“If we don’t diversify, we’ll have big challenges.”
Colombia’s 2018 presidential race is just under 12 months away and Iván Duque of the Democratic Center party—headed by ex-President Álvaro Uribe—is one of the first to formally declare his candidacy amid a rapidly growing field. The 40-year-old senator from Bogotá spoke with AS/COA Online’s Holly K. Sonneland on the sidelines of our 2017 conference in the Colombian capital about what he sees as the biggest challenges facing the country today and what he’d hope his legacy would be as commander-in-chief.
Holly K. Sonneland June 08, 2017
AS/COA Online: There’s been a lot of heated debate today about statistics, about where Colombia stands economically. Which, among all these numbers and figures, is most indicative for you of where Colombia stands today?
Iván Duque: First of all, I think we’ve seen very bad growth since the beginning of the year—the worst growth performance since the crisis of 2009, which had global effects. So I think we should now try to work very hard to recover growth above 5 percent of GDP. We also need to get our economy to be more diversified. We’ve been an economy that has focused on commodities and, primarily, on oil, and if we don’t diversify, we’ll have big challenges in order to generate bigger growth and more employment.
So I think those two issues are the crucial ones economically. And obviously, the way we implement the peace accords with FARC is going to be determinant of what our future is going to be. It costs a lot and right now we don’t have the institutional capacity to make the execution viable.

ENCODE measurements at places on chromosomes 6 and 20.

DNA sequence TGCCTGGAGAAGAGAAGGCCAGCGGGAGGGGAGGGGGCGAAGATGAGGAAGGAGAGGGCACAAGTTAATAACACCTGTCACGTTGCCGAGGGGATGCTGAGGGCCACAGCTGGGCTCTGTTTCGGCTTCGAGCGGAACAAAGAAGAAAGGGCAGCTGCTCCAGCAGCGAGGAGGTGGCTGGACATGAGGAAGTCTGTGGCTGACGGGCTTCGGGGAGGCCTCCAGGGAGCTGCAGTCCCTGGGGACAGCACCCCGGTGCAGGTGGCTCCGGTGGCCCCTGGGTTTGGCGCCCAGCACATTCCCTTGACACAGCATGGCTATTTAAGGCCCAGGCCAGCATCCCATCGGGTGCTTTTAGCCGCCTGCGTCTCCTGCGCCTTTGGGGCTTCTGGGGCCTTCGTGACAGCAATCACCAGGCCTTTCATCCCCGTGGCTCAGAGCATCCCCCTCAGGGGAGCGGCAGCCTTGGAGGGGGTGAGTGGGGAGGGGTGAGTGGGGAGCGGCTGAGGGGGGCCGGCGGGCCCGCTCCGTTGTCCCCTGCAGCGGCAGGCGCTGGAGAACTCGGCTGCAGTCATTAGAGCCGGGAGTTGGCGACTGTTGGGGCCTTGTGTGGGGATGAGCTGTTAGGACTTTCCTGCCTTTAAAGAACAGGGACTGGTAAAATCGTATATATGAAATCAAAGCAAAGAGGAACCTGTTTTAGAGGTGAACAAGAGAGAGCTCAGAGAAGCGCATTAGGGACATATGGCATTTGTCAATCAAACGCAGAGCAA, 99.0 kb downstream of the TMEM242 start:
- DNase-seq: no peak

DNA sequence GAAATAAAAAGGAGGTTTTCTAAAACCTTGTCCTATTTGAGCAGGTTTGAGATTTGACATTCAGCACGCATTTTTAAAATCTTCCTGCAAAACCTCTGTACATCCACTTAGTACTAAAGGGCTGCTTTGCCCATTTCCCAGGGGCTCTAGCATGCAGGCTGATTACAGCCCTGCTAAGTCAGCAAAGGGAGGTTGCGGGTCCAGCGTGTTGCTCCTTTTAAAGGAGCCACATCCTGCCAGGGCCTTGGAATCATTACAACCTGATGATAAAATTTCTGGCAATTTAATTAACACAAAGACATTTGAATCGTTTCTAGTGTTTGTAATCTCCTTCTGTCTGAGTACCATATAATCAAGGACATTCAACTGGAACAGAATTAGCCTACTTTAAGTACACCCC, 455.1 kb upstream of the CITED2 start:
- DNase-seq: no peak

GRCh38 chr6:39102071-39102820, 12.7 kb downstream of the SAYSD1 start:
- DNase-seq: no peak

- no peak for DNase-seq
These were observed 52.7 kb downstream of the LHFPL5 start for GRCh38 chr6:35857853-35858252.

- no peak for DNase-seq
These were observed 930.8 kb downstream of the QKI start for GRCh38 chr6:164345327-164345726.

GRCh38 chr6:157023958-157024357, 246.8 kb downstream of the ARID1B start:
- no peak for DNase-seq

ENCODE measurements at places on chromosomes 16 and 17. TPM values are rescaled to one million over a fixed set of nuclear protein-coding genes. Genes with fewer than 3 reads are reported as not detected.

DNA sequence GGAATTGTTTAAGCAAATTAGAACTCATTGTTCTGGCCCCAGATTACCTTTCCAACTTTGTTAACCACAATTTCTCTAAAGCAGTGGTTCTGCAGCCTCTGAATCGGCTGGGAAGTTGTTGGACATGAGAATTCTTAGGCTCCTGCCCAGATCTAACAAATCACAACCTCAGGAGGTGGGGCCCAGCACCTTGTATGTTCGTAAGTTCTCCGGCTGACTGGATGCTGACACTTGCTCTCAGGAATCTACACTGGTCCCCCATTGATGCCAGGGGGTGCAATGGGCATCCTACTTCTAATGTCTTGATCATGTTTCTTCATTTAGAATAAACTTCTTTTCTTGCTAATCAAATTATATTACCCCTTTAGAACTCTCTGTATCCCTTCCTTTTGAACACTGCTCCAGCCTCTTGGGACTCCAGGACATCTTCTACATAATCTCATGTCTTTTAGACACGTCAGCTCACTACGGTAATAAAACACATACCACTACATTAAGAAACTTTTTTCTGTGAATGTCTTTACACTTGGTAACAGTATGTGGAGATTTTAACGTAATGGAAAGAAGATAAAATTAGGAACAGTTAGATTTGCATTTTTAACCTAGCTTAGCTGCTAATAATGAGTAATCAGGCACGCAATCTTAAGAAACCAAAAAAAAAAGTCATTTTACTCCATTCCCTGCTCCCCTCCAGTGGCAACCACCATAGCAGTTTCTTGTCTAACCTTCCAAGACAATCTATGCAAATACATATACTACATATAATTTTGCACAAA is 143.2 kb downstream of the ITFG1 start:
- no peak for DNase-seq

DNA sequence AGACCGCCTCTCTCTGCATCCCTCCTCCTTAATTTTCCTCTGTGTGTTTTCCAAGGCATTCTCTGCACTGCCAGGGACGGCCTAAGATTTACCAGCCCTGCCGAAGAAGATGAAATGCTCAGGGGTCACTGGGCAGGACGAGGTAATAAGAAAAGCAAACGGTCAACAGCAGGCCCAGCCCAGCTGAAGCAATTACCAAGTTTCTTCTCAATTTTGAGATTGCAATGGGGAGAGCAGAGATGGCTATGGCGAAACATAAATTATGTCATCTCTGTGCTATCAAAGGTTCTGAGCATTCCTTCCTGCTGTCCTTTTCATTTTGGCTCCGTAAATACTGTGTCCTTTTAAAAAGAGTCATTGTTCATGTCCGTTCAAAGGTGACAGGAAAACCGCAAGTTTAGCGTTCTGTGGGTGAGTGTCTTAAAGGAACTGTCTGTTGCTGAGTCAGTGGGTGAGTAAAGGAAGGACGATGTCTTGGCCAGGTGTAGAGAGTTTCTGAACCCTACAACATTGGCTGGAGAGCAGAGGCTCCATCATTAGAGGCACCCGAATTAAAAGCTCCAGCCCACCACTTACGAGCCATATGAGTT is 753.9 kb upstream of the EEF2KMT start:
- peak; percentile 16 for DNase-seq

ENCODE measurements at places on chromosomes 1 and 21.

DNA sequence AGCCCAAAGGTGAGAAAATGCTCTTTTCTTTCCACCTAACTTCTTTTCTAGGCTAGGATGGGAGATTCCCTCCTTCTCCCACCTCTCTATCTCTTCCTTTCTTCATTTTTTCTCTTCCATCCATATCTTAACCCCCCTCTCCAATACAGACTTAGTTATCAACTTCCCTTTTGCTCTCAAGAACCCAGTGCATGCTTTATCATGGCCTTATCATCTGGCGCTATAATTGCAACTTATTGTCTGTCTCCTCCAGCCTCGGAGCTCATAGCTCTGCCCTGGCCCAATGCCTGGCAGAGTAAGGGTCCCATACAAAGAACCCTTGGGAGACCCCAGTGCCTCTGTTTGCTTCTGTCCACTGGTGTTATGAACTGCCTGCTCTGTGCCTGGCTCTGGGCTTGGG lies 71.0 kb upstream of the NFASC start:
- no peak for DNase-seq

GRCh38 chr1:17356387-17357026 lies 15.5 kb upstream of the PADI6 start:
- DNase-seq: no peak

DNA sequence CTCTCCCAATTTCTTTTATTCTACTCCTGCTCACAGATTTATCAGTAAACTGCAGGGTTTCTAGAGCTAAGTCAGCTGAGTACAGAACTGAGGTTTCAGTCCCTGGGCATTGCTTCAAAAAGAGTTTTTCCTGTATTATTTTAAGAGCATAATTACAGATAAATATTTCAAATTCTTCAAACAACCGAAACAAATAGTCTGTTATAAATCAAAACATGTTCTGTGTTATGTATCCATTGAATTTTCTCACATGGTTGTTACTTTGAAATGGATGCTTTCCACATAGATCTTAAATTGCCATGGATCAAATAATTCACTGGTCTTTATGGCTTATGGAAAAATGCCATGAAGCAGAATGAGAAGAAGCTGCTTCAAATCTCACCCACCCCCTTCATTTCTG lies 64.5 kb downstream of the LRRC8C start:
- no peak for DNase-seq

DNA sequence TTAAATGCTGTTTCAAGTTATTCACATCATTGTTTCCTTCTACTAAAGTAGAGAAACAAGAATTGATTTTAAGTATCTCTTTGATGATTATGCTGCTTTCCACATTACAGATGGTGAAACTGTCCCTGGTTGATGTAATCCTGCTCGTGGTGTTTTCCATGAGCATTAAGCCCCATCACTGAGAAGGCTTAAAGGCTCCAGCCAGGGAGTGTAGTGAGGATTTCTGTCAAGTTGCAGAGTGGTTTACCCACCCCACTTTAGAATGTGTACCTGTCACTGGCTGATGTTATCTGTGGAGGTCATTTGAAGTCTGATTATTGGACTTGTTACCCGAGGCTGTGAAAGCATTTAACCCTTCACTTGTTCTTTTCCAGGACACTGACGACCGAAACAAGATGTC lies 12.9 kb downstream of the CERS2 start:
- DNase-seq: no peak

AS/COA: You have officially entered Colombia’s 2018 presidential race. What would you prioritize in your first 100 days as president?
Duque: I’ve said that my focus will be on four elements. The first would be to boost economic recovery and obviously deregulate the economy so that we have more private investment. The second thing is how we’re going to generate formal jobs, which has to do with the type of economic performance and obviously the way that we diversify our economy. The third thing is going to be fighting corruption with very strong executive orders from the president, and that’d be in collaboration with the judiciary system. And the fourth element is a question of how we successfully implement the peace accords in order to make criminals respond before justice.
AS/COA: Looking at a much longer-term, what would you hope would be your legacy as president?
Duque: My legacy I think will be based on four elements. The first one is economic recovery. I want to be the president that gets the Colombian economy growing above 7 percent. The second thing: to have the most vibrant, formal job-generating government in Colombia’s history. The third thing is to bring innovation and entrepreneurship to the vast majority of regions of Colombia. And the fourth one will be to have a sustainability agenda so that our economic growth goes hand in hand with the preservation of our environment and biodiversity.
AS/COA: Sounds like a plan.
Duque: I have hard work before me.
"Right now we don't have the institutional capacity to make the execution [of the FARC peace deal] viable."